Report: French judges open motor cheating inquiry

Two judges are reportedly following a money trail that could lead to "high-level" cyclists.

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Two high-level French judges are investigating an alleged “high-level” conspiracy of technological fraud. That’s according to reports in a French satirical newspaper in what’s apparently no joke.

Le Canard Enchaîné reported this week that French judges are following a money trail that could reveal “links between international teams, private companies, and cycling’s highest authorities.”

The weekly paper claimed the judges are investigating an alleged plot that involves “high-level” riders who have taken advantage of “the latest technological advances in the field of electronic motors” hidden inside bikes.

There was a dearth of details in the report, with no names or hints of who might be involved.

What’s most significant, however, about the reported inquiry is the involvement of law enforcement officials. Several major doping scandals in cycling — including the Festina Affair, Operación Puerto, and the Lance Armstrong scandal — were blown open not by anti-doping authorities, but through involvement from police and courts.

Rumors of motorized cheating date back nearly a decade. The issue came storming back into the frame last month with the release of Phil Gaimon’s latest book, in which he repeated unsubstantiated rumors that Fabian Cancellara might have used hidden motors during the spring classics.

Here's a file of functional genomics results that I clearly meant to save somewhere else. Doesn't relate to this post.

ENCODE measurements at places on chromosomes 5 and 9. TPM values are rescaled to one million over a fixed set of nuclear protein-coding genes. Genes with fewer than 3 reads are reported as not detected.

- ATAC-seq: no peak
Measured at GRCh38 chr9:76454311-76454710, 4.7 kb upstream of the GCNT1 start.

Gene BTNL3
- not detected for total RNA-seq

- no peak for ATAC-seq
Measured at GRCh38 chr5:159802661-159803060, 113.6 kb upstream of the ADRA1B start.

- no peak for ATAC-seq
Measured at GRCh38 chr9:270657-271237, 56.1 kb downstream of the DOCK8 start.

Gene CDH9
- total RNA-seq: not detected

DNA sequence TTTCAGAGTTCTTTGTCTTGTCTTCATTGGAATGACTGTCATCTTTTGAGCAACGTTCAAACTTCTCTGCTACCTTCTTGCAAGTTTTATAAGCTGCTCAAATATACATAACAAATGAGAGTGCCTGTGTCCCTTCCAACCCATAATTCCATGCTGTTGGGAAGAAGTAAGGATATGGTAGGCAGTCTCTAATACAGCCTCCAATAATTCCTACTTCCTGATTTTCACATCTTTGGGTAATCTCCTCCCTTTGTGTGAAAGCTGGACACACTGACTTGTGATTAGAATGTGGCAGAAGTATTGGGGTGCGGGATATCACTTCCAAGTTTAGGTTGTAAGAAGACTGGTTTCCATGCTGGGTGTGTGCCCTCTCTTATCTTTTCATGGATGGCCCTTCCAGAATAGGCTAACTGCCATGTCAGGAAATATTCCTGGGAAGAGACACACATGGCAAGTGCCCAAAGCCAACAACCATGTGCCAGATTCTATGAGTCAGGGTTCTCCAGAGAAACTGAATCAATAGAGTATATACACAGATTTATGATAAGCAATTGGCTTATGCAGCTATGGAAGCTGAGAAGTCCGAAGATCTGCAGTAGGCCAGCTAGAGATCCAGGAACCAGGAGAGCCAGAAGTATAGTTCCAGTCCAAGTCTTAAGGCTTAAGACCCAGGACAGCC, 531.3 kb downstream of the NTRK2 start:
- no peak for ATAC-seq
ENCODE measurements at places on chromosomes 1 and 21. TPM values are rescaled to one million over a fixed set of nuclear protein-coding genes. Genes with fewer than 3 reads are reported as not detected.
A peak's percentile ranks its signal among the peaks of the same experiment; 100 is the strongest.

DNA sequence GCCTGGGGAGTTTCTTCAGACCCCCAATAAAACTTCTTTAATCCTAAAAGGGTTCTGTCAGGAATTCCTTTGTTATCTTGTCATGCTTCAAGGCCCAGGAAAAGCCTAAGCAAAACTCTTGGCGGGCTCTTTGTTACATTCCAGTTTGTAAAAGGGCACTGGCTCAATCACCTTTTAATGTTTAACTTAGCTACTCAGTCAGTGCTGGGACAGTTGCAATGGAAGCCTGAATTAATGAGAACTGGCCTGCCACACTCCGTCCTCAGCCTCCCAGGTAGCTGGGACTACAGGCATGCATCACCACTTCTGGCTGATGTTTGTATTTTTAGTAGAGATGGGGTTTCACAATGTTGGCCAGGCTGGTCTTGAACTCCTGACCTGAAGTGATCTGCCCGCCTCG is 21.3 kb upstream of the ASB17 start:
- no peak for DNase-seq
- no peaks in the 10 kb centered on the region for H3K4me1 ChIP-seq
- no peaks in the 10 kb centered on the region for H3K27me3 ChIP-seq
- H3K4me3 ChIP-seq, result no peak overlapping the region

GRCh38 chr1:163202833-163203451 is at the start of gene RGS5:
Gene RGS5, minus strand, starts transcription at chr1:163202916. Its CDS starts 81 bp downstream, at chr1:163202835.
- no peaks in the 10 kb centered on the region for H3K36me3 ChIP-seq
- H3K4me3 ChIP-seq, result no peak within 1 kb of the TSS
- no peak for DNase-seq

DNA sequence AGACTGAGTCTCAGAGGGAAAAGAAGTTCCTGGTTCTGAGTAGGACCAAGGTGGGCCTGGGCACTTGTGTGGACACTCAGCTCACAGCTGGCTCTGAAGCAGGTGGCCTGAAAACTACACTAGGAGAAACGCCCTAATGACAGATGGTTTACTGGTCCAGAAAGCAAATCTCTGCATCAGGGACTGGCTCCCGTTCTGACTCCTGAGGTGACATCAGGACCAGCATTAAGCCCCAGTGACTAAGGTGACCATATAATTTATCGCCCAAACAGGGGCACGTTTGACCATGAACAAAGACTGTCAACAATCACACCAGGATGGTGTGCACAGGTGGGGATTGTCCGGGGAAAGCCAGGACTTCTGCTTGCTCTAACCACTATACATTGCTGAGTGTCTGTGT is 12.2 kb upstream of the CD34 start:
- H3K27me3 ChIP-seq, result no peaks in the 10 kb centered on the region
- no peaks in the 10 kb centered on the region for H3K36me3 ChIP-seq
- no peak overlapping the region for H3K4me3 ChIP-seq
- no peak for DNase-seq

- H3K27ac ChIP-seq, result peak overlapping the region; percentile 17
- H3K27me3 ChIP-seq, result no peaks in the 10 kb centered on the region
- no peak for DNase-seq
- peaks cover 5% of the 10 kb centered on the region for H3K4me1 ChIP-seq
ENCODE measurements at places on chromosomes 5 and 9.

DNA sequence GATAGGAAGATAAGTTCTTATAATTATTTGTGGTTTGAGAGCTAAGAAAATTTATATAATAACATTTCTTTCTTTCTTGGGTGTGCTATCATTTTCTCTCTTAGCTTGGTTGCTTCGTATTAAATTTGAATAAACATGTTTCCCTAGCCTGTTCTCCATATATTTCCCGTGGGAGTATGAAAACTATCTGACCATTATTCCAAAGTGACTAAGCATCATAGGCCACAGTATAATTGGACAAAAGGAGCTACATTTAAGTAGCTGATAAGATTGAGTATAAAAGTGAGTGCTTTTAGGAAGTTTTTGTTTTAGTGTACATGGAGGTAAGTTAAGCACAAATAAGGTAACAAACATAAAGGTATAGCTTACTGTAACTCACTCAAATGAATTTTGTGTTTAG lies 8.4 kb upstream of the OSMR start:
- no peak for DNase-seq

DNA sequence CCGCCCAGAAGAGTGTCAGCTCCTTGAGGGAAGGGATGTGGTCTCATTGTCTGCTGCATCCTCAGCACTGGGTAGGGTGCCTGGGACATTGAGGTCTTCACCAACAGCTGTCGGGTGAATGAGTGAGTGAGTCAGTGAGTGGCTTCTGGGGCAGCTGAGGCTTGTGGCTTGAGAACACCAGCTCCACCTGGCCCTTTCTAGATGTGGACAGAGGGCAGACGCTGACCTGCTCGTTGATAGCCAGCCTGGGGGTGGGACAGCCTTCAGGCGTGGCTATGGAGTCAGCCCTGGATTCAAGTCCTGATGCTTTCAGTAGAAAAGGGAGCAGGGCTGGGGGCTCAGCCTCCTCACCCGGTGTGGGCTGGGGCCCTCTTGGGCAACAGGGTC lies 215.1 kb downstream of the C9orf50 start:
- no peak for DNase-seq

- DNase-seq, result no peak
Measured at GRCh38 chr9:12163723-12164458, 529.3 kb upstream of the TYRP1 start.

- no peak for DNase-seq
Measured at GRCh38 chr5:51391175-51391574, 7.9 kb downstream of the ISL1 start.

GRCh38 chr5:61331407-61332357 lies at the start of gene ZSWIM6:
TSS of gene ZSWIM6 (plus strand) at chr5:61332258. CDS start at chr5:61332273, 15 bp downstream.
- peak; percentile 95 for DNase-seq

Newly elected UCI president David Lappartient pushed the issue to the forefront of his campaign platform. He now promises to hold a more rigorous investigation into the alleged abuses.

The UCI has been testing for mechanized assistance for several years, and recently has been using tablets designed to pick up on electrical charges coming from batteries in thousands of controls. Some allege those efforts are failing to detect motors inside bikes. Others, however, insist the use of electrical motors in elite racing is pure fantasy.

In 2016, a Belgian rider Femke Van den Driessche was handed a six-year racing ban after a bike with a motor was found inside her pit area during the women’s U23 cyclocross worlds. Another case this fall involved a Cat. 3 rider in France, who was using a bicycle with a motor hidden inside the frame.

An American in France

What’s it like to be an American cyclist living in France? Watch to get professional road cyclist Joe Dombrowski’s view.